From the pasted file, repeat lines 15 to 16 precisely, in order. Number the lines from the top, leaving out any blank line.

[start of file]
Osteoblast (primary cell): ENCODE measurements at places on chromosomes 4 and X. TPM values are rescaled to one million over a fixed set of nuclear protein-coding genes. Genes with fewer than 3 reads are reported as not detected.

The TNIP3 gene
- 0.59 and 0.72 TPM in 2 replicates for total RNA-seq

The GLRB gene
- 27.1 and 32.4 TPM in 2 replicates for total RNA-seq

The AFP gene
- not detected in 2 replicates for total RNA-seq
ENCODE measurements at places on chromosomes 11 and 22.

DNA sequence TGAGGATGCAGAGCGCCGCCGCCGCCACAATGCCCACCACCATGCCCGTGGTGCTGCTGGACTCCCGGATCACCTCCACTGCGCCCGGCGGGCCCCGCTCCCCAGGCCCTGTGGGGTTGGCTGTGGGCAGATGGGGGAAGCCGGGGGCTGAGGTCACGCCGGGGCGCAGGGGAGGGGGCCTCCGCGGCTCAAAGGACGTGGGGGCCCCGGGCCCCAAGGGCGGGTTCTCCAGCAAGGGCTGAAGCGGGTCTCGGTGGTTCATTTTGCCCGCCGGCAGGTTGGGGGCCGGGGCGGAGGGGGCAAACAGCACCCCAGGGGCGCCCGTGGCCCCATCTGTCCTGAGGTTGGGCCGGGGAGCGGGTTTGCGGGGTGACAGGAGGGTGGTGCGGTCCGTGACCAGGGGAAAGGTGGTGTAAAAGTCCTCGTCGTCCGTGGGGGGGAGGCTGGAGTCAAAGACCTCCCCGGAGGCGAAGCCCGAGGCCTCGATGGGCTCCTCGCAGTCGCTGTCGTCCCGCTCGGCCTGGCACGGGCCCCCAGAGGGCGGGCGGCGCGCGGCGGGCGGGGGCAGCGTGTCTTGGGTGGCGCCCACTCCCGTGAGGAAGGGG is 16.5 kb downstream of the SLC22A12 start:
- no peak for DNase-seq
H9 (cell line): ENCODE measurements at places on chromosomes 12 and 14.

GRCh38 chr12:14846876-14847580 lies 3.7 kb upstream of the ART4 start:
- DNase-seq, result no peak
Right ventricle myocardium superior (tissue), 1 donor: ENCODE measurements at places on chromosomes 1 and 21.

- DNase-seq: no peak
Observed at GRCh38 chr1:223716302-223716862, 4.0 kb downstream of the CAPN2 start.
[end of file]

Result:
- DNase-seq: no peak
Observed at GRCh38 chr1:223716302-223716862, 4.0 kb downstream of the CAPN2 start.